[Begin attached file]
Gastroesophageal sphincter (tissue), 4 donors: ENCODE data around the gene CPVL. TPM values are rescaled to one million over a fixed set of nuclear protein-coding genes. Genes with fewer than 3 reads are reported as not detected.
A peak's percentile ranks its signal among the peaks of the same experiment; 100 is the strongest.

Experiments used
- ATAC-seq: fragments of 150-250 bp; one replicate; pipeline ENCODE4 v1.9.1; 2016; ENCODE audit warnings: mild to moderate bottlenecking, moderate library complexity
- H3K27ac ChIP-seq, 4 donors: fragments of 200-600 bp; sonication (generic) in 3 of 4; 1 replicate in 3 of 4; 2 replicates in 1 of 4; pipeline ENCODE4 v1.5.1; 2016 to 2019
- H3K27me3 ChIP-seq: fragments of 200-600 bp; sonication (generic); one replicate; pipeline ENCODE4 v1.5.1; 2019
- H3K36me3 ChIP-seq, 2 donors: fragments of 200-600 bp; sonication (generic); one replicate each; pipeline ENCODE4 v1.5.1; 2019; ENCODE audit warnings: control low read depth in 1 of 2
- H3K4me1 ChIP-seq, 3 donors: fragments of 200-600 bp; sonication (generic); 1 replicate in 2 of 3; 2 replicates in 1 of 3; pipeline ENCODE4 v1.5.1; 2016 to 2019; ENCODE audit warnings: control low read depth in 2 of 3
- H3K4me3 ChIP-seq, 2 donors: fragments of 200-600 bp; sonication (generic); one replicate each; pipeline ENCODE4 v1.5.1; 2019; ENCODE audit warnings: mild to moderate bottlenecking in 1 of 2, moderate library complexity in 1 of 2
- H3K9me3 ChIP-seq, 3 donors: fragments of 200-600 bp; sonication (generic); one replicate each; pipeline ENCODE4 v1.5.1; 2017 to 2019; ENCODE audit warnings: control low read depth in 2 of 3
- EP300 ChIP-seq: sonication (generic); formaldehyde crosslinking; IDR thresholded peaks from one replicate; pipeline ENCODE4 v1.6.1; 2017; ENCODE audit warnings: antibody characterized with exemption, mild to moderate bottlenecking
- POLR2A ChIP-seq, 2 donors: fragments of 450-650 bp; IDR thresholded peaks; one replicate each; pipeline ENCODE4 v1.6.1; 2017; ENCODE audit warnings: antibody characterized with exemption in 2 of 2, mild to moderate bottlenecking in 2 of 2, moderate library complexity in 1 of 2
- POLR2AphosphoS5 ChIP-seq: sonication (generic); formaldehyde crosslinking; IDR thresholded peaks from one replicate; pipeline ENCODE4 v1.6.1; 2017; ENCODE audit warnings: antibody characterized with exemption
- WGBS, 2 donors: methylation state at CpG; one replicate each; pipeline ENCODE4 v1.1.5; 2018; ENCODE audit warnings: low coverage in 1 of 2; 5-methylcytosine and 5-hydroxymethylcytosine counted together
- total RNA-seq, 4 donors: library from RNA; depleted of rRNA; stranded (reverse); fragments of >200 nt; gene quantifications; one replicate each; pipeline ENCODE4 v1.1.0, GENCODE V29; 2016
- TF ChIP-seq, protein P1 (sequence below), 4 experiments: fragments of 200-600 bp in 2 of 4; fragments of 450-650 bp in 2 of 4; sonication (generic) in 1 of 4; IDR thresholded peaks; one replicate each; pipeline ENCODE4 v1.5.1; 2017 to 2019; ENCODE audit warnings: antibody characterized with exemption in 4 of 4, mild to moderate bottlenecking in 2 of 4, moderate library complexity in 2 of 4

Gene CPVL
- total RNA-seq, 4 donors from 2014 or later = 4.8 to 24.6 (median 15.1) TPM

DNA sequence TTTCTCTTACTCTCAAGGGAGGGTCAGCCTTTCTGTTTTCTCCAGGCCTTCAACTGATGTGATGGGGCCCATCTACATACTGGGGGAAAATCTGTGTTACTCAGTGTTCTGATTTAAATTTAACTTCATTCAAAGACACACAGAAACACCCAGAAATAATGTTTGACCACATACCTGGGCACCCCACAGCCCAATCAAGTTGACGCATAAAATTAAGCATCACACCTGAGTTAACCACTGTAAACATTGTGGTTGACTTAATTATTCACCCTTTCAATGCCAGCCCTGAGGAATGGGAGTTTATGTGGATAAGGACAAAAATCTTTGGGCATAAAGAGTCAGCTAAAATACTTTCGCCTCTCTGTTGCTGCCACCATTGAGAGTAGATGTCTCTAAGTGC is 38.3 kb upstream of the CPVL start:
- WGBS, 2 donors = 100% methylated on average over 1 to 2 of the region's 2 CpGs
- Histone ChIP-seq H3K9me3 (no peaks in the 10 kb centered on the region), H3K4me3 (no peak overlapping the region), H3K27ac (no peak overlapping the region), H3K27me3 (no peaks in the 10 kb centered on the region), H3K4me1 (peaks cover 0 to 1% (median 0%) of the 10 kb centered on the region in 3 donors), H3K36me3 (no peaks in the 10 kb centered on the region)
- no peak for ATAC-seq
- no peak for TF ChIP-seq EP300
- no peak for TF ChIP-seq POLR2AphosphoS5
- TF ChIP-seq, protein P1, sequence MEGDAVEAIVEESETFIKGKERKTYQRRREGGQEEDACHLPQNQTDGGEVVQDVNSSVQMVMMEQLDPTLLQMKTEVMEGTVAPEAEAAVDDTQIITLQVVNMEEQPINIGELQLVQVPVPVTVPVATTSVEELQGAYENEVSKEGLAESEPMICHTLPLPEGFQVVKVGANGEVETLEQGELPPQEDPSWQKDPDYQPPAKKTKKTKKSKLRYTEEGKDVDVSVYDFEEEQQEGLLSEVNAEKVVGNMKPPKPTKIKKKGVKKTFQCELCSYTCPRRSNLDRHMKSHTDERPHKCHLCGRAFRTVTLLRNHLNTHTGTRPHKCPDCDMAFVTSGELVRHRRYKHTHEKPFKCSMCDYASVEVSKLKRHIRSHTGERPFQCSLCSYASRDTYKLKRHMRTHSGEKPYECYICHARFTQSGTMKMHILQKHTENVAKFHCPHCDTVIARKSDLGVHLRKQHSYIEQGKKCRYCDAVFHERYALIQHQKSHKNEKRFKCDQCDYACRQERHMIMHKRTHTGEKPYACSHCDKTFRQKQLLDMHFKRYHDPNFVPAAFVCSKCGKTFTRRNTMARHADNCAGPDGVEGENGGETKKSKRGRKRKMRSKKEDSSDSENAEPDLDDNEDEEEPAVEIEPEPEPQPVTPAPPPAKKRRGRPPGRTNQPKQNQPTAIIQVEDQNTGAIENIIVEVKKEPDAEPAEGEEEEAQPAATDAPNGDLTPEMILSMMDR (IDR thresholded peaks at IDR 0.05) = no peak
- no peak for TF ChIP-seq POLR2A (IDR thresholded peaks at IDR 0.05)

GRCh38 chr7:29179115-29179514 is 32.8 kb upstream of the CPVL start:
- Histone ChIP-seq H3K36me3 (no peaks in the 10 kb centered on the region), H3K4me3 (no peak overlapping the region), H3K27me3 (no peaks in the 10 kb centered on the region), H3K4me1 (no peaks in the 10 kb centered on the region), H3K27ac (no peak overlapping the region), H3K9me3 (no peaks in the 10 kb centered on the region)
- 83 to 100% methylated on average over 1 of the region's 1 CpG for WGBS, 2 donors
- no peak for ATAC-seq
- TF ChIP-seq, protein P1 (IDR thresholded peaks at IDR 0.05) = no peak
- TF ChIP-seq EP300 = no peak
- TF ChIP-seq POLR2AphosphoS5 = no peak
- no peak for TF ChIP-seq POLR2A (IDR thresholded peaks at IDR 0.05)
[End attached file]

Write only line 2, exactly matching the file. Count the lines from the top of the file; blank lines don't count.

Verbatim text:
A peak's percentile ranks its signal among the peaks of the same experiment; 100 is the strongest.